There’s my rambling for this week. Hoping it made at least a little sense.
This weeks readings provided interesting insights on the many mysteries that surround the evolution of dogs as well as on our feelings in regards to our own evolution. I really enjoyed both articles and felt that each presented some very valid arguments in addition to posing some thought provoking questions. I felt like How the Dog Became the Dog by Derr and Zuk’s article Misguided Nostalgia for Our Paleo Past tied together well in many aspects in relation to the complexities of evolution.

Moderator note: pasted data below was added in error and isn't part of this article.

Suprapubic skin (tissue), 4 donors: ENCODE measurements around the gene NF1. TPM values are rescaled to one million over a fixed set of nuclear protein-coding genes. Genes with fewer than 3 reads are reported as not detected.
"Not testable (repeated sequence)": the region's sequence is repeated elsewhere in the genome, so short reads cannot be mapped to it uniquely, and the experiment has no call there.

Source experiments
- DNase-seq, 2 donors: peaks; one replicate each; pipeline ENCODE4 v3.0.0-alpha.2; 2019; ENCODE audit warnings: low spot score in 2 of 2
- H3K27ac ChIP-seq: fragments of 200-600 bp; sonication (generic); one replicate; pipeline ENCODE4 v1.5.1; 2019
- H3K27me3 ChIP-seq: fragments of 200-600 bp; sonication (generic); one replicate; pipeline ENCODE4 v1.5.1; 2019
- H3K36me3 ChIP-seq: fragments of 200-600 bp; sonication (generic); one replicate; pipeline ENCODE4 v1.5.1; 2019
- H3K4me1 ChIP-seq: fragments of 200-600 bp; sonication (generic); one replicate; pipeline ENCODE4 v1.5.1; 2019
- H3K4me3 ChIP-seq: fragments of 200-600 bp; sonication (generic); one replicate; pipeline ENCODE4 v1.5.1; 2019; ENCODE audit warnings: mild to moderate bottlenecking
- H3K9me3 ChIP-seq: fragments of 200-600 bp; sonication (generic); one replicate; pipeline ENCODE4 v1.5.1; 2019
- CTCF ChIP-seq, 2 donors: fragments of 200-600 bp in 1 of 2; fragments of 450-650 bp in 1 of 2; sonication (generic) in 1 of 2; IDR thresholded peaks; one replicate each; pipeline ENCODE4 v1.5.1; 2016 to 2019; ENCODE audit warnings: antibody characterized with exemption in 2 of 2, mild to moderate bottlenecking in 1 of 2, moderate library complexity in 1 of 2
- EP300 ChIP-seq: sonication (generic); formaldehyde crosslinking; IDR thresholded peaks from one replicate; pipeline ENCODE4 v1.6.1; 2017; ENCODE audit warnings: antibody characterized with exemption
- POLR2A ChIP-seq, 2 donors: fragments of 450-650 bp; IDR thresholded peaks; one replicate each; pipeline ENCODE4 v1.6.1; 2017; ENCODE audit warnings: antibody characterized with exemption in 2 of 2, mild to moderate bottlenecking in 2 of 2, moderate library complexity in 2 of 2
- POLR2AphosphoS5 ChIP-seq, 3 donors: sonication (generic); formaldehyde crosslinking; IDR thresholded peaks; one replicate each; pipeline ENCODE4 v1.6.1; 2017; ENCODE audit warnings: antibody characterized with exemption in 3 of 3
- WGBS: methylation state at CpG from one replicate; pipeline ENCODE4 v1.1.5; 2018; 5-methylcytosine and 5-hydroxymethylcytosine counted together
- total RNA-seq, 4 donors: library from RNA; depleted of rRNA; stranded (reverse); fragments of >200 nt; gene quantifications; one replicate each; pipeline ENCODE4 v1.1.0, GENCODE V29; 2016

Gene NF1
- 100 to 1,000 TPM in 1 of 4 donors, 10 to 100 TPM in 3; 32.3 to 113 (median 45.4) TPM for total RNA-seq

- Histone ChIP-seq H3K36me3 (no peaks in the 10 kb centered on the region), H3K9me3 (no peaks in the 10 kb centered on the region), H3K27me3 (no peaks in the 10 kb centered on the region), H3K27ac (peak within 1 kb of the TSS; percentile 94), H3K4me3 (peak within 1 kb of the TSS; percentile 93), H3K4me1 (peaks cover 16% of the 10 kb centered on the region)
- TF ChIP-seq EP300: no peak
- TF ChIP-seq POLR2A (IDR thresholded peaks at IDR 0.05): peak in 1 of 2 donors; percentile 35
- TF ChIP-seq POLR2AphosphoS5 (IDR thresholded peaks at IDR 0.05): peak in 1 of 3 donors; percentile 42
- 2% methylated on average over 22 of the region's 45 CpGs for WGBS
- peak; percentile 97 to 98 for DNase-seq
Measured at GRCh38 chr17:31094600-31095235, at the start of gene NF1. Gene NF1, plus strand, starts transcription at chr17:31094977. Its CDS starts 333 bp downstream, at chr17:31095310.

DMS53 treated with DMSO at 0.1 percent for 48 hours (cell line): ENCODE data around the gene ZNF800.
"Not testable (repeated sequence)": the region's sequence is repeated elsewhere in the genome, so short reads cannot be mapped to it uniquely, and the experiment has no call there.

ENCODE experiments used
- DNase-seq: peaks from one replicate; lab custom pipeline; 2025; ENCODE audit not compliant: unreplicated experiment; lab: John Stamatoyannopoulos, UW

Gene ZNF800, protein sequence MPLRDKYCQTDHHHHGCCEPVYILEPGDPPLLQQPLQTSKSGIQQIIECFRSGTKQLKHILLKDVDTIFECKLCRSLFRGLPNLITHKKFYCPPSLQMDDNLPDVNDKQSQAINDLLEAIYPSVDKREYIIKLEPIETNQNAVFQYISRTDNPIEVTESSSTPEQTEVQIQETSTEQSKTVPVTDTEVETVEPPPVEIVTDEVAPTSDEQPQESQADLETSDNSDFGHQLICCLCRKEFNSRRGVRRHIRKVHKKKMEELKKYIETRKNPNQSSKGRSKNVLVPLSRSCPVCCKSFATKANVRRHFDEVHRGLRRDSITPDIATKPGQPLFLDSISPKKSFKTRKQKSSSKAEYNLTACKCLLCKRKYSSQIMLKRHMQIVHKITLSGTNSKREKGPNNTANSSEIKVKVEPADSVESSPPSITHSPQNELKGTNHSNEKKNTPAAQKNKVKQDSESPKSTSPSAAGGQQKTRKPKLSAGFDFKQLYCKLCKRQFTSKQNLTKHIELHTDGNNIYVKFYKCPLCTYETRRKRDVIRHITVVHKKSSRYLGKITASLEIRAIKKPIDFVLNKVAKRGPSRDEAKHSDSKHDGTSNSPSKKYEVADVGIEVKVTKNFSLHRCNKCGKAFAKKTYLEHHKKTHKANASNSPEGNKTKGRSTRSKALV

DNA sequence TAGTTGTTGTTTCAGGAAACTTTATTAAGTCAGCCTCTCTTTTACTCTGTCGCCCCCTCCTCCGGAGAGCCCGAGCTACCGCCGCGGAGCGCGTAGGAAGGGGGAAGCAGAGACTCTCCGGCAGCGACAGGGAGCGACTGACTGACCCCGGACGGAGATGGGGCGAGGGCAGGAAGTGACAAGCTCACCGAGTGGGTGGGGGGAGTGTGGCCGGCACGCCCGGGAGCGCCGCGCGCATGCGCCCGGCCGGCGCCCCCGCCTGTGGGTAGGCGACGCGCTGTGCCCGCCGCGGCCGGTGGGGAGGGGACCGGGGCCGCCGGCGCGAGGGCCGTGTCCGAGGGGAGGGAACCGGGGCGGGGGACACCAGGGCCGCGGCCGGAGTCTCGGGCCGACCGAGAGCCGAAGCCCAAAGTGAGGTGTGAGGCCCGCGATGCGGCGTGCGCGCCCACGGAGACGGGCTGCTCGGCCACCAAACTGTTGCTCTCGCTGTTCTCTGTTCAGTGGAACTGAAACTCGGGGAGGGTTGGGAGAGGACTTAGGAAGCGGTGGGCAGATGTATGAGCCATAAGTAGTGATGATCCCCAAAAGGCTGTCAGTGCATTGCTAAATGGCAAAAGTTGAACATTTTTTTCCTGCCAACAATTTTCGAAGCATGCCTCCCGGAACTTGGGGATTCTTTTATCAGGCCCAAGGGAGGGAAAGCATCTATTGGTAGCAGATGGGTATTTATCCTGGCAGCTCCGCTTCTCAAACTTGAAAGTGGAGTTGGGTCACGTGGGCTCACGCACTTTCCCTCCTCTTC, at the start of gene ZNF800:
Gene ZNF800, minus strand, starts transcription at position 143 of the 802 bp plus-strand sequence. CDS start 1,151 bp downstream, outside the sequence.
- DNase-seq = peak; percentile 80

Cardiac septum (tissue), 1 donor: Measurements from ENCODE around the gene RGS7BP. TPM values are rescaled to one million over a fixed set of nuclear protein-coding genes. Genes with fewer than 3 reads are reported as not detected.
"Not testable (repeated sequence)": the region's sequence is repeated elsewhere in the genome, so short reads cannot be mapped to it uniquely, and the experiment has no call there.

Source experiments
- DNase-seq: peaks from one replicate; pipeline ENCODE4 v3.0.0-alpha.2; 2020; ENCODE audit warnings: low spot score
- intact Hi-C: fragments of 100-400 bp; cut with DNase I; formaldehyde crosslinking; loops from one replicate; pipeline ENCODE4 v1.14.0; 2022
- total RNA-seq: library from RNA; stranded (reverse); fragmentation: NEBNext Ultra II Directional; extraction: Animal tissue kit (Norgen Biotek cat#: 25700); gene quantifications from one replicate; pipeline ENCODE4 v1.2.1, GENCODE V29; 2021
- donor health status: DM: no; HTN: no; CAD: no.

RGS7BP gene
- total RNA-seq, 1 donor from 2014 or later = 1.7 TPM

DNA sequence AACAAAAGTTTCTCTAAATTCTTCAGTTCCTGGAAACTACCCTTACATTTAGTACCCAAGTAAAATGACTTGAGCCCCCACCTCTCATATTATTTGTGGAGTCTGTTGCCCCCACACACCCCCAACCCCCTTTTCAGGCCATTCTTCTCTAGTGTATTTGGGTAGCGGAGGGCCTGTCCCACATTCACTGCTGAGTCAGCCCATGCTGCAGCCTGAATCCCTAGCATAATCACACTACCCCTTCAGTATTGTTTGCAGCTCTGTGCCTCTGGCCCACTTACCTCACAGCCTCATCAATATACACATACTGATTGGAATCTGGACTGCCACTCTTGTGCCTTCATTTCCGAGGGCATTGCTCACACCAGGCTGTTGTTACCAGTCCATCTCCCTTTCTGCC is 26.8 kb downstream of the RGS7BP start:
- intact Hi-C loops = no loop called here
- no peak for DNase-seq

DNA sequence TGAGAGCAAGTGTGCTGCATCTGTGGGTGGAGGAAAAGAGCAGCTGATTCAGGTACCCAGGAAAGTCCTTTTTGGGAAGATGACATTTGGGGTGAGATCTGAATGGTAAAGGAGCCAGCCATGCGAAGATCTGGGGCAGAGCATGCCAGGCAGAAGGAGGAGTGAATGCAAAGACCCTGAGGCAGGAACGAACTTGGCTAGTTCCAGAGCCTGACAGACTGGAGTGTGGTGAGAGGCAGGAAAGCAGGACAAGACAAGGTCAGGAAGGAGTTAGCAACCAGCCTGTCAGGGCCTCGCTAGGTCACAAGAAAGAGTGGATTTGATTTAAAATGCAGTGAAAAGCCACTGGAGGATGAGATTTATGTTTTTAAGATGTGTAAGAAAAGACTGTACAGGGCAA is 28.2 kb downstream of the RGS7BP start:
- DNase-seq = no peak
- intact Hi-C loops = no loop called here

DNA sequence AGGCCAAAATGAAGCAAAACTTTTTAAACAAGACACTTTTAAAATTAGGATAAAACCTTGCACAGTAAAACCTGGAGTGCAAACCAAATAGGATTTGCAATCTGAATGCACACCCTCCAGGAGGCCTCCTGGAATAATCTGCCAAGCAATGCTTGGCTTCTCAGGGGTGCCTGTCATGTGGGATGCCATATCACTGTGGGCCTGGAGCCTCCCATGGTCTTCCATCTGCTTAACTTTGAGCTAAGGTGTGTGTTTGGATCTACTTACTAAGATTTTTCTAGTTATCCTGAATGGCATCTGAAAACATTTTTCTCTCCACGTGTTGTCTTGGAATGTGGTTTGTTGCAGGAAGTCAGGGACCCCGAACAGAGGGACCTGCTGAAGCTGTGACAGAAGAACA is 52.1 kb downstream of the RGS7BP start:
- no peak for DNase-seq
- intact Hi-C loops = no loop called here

In How the Dog Became the Dog, Derr did a great job of presenting the evolution of the wolf to the dog using a variety of evidence from a multitude of different fields of study. He was able to combine the many archaeological findings with all the information on modern species to disprove some of the less fact based theories on how dogs came to be, and in doing so created a lose timeline of how and where the dog originated. Central to his theory is the idea that there are significant overlaps, both in genotype and phenotype, between the stages from the wolf to the dog. I thought this was a very logical way to look at evolution, and it stuck me as strange that this idea wasn’t really a significant part of any of the other readings we have done. Evolution is a very gradual process (in many cases but not all as we saw in Misguided Nostalgia) and it doesn’t make any sense to think of things as black and white, or in this case wolf and dog. There is always a gray, or dogwolf, area in between that is so often overlooked, and Derr picked up on this and used it as the backbone for developing his opinion of the origins of the dog.